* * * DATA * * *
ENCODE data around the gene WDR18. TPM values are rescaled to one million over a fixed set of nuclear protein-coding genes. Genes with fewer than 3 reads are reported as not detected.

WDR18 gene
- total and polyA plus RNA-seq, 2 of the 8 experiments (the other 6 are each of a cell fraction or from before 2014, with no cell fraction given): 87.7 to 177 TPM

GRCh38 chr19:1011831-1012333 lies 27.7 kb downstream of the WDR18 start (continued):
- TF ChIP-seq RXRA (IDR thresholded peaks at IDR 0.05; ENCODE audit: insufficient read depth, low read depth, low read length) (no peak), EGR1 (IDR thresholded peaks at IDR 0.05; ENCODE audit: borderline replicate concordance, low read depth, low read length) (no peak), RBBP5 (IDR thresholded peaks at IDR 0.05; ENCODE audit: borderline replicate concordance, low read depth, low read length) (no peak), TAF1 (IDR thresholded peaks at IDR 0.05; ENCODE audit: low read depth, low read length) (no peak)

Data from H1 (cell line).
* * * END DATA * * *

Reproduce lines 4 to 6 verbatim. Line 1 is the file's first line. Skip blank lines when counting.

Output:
GRCh38 chr19:1011831-1012333 lies 27.7 kb downstream of the WDR18 start (continued):
- TF ChIP-seq RXRA (IDR thresholded peaks at IDR 0.05; ENCODE audit: insufficient read depth, low read depth, low read length) (no peak), EGR1 (IDR thresholded peaks at IDR 0.05; ENCODE audit: borderline replicate concordance, low read depth, low read length) (no peak), RBBP5 (IDR thresholded peaks at IDR 0.05; ENCODE audit: borderline replicate concordance, low read depth, low read length) (no peak), TAF1 (IDR thresholded peaks at IDR 0.05; ENCODE audit: low read depth, low read length) (no peak)

Data from H1 (cell line).